Commentary & Opinion
Multinational Companies Operating in India Must Address Country's Impending AIDS Crisis, Opinion Piece Says
February 25, 2004
International businesses, which are "racing to take advantage of India's workforce of well-educated and low-cost talent," are "infusing desperately needed foreign investment into the Indian economy" but have done "virtually nothing to address" AIDS, an "enormous problem ... looming on the horizon," Trevor Neilson, executive director of the Global Business Coalition on HIV/AIDS, writes in an Economic Times opinion piece. India is second only to South Africa in the number of HIV cases, Neilson says, adding that if infection rates follow a path similar to that of South Africa, hundreds of millions of Indians will become infected with HIV. Although some Indian businesses have started to take action by supporting prevention and awareness programs for employees and local communities, few U.S. corporate leaders -- with the exception of Bill Gates -- have said or done anything, Neilson says. AIDS is a threat to multinational companies operating in India, and the companies should invest in "aggressive testing, prevention and treatment efforts for employees and their families" to keep the country from "becoming the epicenter of the global AIDS crisis," Neilson concludes (Neilson, Economic Times, 2/22).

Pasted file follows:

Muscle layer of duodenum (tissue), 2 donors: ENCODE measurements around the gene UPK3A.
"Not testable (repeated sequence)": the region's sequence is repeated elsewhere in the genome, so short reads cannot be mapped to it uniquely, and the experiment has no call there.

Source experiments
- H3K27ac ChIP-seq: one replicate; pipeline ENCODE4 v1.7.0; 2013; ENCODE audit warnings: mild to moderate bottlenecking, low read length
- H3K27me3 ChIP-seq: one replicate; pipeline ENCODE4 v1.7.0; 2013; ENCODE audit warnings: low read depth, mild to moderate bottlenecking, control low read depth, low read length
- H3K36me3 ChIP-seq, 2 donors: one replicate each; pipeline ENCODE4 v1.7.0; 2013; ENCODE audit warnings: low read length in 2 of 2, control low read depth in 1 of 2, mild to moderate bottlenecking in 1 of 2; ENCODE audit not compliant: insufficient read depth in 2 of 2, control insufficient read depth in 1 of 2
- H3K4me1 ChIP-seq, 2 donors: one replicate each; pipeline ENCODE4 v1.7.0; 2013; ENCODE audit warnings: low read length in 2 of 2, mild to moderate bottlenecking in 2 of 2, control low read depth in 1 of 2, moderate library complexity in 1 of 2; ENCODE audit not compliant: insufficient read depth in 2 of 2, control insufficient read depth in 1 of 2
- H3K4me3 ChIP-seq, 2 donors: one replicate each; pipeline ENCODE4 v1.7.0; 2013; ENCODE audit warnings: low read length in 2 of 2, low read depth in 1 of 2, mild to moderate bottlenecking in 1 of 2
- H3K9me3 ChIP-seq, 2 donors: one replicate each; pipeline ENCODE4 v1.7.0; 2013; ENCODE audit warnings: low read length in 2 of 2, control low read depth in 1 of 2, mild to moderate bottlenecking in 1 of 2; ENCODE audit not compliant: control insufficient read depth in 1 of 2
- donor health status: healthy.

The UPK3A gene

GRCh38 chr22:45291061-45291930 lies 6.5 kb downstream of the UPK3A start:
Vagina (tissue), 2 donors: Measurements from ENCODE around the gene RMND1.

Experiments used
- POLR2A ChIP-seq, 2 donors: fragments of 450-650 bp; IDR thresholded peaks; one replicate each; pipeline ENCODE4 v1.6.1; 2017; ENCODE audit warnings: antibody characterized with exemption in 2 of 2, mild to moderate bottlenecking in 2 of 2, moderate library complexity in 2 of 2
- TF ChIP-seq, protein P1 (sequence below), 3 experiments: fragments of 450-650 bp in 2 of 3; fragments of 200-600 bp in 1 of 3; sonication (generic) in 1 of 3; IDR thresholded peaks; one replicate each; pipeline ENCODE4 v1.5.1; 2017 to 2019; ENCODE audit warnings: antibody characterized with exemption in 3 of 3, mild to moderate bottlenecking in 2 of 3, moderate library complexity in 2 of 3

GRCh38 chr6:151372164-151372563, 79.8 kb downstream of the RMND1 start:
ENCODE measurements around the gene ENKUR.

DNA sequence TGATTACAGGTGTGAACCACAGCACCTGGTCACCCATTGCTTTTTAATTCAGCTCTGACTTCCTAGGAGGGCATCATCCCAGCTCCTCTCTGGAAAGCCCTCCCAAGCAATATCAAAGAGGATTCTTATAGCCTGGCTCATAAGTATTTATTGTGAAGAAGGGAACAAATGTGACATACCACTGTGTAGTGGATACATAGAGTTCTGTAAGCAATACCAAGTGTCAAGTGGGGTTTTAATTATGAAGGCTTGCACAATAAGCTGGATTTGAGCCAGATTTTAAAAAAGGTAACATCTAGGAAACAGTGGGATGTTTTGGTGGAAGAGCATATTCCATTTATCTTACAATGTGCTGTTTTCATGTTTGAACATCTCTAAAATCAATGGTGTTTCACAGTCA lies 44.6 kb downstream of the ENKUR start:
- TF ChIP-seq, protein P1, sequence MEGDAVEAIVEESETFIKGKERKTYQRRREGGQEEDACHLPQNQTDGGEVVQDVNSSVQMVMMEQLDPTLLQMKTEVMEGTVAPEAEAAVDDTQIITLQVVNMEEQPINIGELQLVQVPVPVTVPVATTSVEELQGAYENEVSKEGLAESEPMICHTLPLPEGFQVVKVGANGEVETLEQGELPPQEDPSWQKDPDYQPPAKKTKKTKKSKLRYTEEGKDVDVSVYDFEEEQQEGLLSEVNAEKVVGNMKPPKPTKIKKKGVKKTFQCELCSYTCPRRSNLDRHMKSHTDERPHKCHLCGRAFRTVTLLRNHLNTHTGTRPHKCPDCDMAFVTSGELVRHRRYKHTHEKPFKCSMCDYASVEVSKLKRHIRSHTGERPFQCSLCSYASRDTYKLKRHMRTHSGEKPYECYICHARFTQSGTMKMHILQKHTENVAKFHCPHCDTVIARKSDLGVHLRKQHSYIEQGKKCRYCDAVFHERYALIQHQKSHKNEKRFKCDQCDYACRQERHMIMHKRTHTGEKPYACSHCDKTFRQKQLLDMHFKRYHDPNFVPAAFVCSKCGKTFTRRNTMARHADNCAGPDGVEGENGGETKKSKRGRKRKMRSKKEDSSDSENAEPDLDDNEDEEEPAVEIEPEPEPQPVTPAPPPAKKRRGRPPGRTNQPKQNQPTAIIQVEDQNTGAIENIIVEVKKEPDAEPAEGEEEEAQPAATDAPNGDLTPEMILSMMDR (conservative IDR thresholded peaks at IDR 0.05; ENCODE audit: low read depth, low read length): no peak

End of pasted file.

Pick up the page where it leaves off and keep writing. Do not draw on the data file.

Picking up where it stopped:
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This article was provided by Henry J. Kaiser Family Foundation. It is a part of the publication Kaiser Daily HIV/AIDS Report. Visit the Kaiser Family Foundation's website to find out more about their activities, publications and services.